Q: Where can I find the best blueberries in Southeast Alaska?
A: Growing out of a steep, mossy, wet slope overhanging an abyss.
Q: No, really, where do I go to find good blueberries?
A: No, really, Southeast Alaskan blueberry bushes love wet, difficult places. They love it even better if they are surrounded by devil’s club. But, okay, there are lots of good places to pick blueberries.
Roadsides, especially along logging roads, often have nice berry patches, but the best place is an old clearcut where the trees haven’t shaded the berries out yet. That said, clearcut areas can be VERY difficult to walk in. Think caulk boots (boots with spiked soles), or at the very least Vibram soles. Plan to encounter steepness, slipperiness, holes, and rotting wood giving way under your feet. You won’t be able to see your feet through the dense bushes much of the time. Just pay attention to where the big devil’s club leaves are, and stay clear of those if you can. Oh, and hang on as you climb up and down the mountainside. Grab berry bushes, hemlock and cedar trees, but not spruce trees. You'll be very aware of the difference the instant you grab hold of a spruce branch.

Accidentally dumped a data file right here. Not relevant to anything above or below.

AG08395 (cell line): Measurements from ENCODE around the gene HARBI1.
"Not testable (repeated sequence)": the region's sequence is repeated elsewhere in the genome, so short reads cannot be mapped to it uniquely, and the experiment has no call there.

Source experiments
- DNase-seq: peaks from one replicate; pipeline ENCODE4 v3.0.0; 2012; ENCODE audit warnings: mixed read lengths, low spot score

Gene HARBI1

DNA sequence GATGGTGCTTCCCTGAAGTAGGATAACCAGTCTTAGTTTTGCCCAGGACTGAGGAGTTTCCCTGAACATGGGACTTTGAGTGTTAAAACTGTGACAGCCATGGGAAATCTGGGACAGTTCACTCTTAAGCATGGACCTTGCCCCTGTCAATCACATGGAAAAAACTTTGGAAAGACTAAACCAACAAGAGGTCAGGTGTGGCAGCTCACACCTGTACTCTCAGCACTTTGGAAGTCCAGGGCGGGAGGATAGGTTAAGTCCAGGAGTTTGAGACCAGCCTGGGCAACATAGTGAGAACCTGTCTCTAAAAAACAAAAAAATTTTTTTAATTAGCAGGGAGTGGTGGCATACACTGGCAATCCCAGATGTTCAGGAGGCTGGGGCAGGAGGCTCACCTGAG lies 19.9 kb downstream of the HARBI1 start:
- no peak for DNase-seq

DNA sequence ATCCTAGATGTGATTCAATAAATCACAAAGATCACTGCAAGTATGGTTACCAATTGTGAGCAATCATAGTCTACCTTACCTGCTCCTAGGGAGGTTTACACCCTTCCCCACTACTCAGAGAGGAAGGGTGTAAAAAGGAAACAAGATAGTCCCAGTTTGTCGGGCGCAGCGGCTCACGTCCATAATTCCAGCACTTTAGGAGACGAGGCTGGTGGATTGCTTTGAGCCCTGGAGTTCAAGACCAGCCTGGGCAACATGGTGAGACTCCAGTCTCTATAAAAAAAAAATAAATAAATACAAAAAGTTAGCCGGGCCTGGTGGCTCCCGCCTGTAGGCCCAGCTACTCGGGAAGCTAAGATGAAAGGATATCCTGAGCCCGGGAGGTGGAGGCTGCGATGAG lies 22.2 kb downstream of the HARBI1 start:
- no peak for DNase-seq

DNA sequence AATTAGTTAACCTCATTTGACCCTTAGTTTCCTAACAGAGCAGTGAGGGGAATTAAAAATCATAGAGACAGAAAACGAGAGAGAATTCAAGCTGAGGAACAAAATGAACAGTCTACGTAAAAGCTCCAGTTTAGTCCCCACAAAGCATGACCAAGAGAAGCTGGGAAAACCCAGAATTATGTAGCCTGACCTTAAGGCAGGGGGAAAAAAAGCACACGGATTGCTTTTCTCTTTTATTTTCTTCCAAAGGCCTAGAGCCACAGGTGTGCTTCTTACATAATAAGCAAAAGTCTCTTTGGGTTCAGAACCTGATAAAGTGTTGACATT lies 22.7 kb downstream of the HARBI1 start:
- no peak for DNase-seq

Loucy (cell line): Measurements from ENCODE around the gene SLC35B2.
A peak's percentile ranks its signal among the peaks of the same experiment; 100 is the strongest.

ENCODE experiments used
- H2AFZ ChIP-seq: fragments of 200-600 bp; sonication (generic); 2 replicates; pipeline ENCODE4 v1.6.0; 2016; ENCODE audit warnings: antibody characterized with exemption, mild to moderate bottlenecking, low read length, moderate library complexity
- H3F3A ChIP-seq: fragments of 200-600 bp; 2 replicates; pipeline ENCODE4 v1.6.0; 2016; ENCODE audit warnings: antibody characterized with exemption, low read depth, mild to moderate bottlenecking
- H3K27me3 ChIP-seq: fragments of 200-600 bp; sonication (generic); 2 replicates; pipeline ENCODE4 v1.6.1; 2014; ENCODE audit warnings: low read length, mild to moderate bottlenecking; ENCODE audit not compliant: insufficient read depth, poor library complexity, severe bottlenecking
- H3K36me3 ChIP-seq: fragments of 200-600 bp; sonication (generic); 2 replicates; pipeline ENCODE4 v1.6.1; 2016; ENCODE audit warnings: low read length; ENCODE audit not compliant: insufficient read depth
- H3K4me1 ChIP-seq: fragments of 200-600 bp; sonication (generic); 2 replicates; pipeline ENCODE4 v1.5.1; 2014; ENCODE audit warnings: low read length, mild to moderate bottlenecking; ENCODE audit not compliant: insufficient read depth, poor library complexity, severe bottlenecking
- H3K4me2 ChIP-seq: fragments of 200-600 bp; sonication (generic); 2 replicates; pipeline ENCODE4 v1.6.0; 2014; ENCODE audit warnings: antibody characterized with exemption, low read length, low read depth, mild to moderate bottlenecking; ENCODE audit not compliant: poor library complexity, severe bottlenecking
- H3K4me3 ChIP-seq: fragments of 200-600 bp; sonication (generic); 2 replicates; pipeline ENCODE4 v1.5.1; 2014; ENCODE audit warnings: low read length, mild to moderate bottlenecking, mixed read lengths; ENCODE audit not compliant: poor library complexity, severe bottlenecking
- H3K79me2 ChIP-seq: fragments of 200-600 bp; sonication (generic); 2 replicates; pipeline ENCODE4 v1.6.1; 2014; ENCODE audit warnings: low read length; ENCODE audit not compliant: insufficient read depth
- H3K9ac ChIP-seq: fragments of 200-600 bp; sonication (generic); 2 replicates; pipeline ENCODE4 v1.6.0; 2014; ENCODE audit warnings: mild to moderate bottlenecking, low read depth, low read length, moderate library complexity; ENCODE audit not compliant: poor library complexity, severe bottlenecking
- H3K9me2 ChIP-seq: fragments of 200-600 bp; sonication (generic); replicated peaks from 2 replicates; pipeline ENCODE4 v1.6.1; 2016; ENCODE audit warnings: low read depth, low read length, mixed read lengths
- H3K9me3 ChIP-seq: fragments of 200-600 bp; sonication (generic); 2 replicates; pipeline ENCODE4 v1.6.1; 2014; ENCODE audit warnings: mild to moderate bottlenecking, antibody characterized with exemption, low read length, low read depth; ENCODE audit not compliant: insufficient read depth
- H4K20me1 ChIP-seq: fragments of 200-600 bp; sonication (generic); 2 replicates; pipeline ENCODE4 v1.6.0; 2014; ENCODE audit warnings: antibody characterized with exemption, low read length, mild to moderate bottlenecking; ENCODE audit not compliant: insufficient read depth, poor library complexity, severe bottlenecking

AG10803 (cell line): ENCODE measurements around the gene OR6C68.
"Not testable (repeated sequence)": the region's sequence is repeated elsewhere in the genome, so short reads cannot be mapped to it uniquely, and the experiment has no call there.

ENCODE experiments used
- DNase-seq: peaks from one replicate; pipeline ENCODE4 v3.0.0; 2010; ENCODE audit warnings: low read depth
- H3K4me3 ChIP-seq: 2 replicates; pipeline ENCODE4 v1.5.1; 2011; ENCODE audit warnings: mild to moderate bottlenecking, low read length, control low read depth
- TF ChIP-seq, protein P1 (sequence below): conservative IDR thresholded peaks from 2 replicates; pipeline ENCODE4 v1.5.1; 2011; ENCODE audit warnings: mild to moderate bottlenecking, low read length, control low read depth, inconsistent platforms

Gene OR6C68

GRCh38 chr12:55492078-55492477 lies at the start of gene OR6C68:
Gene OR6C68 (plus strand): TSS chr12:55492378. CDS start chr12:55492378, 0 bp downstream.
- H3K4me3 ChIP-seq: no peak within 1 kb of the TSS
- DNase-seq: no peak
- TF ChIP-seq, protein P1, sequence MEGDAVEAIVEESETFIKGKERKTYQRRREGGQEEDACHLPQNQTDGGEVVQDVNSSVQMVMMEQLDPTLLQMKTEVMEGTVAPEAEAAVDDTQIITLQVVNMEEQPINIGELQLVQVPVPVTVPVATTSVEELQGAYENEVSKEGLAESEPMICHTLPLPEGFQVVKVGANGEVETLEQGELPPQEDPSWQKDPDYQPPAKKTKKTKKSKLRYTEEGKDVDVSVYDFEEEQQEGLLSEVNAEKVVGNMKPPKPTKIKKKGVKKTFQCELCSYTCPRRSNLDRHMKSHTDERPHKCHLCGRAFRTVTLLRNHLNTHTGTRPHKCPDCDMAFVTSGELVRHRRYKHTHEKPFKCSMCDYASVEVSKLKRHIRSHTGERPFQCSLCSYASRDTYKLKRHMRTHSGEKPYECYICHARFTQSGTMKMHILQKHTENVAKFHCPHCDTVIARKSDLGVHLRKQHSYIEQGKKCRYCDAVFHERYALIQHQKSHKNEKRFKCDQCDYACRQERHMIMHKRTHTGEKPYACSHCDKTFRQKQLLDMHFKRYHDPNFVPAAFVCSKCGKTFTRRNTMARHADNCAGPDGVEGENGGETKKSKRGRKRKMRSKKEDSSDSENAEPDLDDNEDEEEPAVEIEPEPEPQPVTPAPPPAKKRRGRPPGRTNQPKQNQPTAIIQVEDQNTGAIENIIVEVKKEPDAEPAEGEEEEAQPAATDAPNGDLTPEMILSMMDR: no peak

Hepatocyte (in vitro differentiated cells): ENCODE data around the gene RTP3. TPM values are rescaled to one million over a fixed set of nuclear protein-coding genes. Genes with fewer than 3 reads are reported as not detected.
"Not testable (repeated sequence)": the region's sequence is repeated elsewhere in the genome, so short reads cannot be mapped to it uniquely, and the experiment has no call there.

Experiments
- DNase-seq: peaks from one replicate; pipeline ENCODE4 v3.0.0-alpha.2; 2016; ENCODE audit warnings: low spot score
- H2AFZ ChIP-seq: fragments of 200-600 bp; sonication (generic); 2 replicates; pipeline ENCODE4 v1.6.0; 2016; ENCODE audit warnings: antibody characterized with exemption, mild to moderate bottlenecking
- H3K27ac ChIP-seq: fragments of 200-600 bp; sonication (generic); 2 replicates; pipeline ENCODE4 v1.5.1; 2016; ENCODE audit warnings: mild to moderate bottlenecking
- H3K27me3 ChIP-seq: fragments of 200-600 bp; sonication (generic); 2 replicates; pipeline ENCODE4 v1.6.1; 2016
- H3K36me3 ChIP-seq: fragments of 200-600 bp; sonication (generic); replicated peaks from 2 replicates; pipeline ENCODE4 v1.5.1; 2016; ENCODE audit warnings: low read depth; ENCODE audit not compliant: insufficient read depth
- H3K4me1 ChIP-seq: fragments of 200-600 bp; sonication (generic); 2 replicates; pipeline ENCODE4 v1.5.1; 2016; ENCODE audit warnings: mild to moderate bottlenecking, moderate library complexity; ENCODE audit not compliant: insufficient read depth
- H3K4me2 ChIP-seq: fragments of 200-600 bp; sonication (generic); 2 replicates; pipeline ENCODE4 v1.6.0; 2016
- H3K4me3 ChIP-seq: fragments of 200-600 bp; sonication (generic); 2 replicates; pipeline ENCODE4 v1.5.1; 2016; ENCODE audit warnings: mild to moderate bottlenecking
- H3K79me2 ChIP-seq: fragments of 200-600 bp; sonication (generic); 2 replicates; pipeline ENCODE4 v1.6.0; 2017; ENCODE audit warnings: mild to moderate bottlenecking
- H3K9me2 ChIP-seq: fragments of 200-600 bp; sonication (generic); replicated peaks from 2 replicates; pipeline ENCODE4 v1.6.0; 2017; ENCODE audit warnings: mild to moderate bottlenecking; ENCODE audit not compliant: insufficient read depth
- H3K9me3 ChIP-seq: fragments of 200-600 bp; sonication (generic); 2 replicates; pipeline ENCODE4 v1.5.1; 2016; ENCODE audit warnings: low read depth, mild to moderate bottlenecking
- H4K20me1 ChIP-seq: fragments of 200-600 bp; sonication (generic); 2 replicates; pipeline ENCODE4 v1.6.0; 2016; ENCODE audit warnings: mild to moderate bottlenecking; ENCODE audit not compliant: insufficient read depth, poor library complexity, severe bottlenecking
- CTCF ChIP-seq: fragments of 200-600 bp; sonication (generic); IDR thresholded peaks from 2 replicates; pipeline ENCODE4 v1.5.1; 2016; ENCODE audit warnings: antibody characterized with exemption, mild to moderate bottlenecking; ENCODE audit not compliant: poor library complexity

Q: What is blueberryitis?
A: Bruise-like marks that take three days to wash off. See below.
Q: What makes a berry picker crazy?
A: Finding the mother patch just as it’s getting dark.
Q: What makes a berry picker’s hair stand on end?
A: Finding bear slobber on the berry bush they are picking from. (Yes, I've had this experience! The bear turned out to be nearby, too. Well, nearby is relative - the bear was about 150 feet away. We both departed in separate directions.)
Q: Is blueberry picking worth it?
A: YES! How could you even ask a question like that?
Q: Can blueberry picking be addictive?
A: I can stop any time I want.
Q: What is the most common lie a blueberry picker tells?
A: “I’m done. My pack/bucket/ bag is full. I’m going to walk
straight out of this berry patch without picking any more berries.”
Q: Why did the blueberry picker cross the road?
A: To pee in the woods.